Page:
they potentially facilitate a more disciplined business operating environment and
quicker integration in the local economy.

 

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A SURGING DEMAND FOR FINTECH
Search Volume on a Global Level
The surging demand for FinTech is an unsurprising development given the use of contactless
payment methods are meaningful tools in helping reducing the spread of the virus. That said, how can we
quantify or ascertain this growth? We approach the issue by studying the global trends of Google search
volumes of FinTech-related terms.

P2P and Online Lending
crowdfunding
p2p
online loans
loan apps

peer to peer lending
p2p lending
crowdlending

open bank account online
online bank
online banking
digital banking
mobile banking
open banking

Digital Banking

Mobile Payments
digital money
google pay
mobile wallet
apple pay

Google Search
Word List
Categorized
online trading
robo advisors
regtech

samsung pay qr code
android pay
qr codes
digital wallet
cash app
wallet app
amazon payment
contactless payment
near field communication
fintech
fintech companies
insurtech
financial technology
online investment
trading account

Digital Investments

 

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Search Volume on a Global Level
Since 2016, there has been a general increase
in search volume for all four FinTech segments
on a global aggregate level. The first spike was
seen in mid-2018, before dipping back to a
steady state in early 2019. The second spike
was right at the beginning of the pandemic in
early 2020. Unlike in 2018 and 2019 when the
search volume receded, the high volume of
search remained following the 2020 spike.
A further question becomes apparent: is there an equal interest in FinTech across all four segments? To that,
the data suggests that mobile payments is the major category driving demand for FinTech services. Unlike
digital banking, digital investments, and P2P and online lending categories which saw a spike at the onset of
COVID-19 before receding, interest in mobile payments remained at the level of the spike, following a similar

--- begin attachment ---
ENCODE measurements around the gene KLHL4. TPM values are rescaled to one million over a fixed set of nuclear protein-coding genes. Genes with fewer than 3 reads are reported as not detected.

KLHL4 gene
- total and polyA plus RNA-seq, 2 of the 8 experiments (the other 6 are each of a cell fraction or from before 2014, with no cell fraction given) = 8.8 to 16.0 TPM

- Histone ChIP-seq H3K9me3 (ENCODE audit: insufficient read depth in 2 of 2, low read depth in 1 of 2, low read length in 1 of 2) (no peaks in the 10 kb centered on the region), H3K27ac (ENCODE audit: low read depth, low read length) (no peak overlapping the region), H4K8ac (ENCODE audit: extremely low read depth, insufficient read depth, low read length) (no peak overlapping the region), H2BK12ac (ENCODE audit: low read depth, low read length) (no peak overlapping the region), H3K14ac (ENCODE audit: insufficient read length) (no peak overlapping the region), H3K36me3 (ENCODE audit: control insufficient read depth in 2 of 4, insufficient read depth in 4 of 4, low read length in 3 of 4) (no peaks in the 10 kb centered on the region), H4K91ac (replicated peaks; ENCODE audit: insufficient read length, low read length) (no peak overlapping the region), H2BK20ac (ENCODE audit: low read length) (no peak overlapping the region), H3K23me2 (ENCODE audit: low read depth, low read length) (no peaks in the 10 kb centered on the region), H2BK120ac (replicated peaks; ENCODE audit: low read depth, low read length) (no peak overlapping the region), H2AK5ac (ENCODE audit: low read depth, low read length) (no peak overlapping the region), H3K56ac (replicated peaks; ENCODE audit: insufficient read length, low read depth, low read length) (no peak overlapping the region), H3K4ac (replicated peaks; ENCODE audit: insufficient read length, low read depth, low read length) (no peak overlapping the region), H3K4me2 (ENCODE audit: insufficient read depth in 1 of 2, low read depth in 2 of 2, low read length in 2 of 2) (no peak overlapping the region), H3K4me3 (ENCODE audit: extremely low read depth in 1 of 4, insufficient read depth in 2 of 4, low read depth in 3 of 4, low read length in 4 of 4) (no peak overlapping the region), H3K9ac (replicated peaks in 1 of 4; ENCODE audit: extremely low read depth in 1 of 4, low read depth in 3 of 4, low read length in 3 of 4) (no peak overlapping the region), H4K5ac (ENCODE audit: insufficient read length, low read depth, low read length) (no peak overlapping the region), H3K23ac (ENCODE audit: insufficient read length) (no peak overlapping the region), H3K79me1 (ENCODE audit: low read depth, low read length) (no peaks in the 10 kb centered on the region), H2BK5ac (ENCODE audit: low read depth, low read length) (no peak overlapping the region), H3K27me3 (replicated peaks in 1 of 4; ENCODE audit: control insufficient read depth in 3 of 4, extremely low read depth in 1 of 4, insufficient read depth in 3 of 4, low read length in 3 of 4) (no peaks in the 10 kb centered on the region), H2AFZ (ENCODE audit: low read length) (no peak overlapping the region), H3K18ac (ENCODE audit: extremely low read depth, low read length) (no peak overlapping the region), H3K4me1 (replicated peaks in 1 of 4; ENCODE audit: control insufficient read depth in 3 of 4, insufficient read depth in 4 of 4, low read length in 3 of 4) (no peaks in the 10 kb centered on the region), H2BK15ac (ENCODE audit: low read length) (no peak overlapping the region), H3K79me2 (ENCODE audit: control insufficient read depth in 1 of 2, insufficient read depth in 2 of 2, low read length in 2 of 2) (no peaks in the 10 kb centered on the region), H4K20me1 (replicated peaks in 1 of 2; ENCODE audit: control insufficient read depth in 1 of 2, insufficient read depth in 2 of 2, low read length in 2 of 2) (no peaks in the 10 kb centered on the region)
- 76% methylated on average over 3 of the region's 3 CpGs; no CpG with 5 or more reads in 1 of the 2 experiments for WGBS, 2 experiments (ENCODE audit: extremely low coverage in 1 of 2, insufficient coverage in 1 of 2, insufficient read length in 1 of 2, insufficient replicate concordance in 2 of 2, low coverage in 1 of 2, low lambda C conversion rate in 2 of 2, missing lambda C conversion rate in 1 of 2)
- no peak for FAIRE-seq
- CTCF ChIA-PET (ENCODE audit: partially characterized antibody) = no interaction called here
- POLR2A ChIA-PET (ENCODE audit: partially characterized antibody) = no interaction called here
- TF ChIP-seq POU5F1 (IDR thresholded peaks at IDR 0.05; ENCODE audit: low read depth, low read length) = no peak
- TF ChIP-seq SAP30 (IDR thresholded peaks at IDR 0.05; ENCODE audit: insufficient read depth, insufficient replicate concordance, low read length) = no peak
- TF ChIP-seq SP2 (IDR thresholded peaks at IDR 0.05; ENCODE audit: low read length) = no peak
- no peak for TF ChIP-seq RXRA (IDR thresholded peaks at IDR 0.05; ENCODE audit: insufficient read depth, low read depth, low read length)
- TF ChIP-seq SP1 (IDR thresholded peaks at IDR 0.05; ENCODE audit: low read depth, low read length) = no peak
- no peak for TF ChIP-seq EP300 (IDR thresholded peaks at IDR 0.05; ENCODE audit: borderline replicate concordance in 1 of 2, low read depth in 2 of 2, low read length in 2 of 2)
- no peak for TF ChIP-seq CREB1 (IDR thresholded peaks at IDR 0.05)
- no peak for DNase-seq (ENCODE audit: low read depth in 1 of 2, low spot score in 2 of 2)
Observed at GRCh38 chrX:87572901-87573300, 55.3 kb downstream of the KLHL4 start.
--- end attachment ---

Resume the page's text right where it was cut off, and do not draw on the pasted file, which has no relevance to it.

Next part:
trend to FinTech services generally. This suggests then, that mobile payments is driving the overall
increased interest in FinTech services.

 

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On a more granular level, we noticed that while there was a general global increase in interest
as evidenced by the Google search volumes, not all countries exhibited a similar trend.
Some countries and regions exhibited a similar
spikes in Google search volume for Fintechrelated terms to that of the global trend…
– United States
– South Korea
– Singapore
– Malaysia
– Vietnam

… but some others did not exhibit any obvious
surge in the Google search volume at all…
– United Kingdom
– Hong Kong SAR, China
– Indonesia
– Thailand
– Japan

… and some others exhibited similar trends but with a lagged reaction
– Australia
– Canada
– the Philippines

The data further suggests that developing countries and those with underdeveloped FinTech
industries exhibit a higher increase in demand for FinTech services after the outbreak of COVID19. This observation was apparent from the Google search volumes for terms relating to digital
investments, digital banking, and P2P and online lending. However, countries with both
developed and undeveloped FinTech industries exhibited similar rising demand for mobile
payments, perhaps further explaining why mobile payments is the main driver of the persistent
high level of interest in FinTech measured by Google search volume since 2020.

In Southeast Asia in particular, we observed that there was a 50% increase in demand for
FinTech services from 2019 to 2020, coinciding with the outbreak of the pandemic. What is
more telling still, is that interest in mobile payments increased 80% in that same period. This,
therefor indicates that the trend in Southeast Asia is in line with the global trend that mobile
payments is driving overall demand for FinTech services.

 

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SEARCH VOLUME – SOUTHEAST ASIAN COUNTRIES

Search Volume on Mobile Payment

Indonesia

Malaysia

the Philippines

Thailand

Singapore

Vietnam

Indonesia and Thailand exhibited a steady increase in demand for mobile payments since 2017,
accelerating during the pandemic. Interest has since remained high with no indication of slowing in
both countries.
Singapore, Malaysia, the Philippines lagged in comparison, with each country exhibiting a flat level
of interest in mobile payments from 2017, and only exhibiting a significant spike in interest during
the pandemic. While demand has since waned from their peaks, they remain higher than before
the pandemic.
Vietnam exhibited a unique trend, with its first peak in interest for mobile payments sometime in
2018. Interest then dropped as quick as it rose, plateauing between 2018 to 2020, before it once
again saw increasing demand during the pandemic. Interest has since remained high.

 

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SEARCH VOLUME – SOUTHEAST ASIAN COUNTRIES

Search Volume on Fintech & Digital Investment

Indonesia

Malaysia

the Philippines

Singapore

Thailand

Vietnam

The Philippines and Vietnam exhibited a
general increase in demand for digital
investment services since 2017.

Similar to Malaysia, Thailand also exhibited a
steady demand for digital investment services
prior to the pandemic before seeing a huge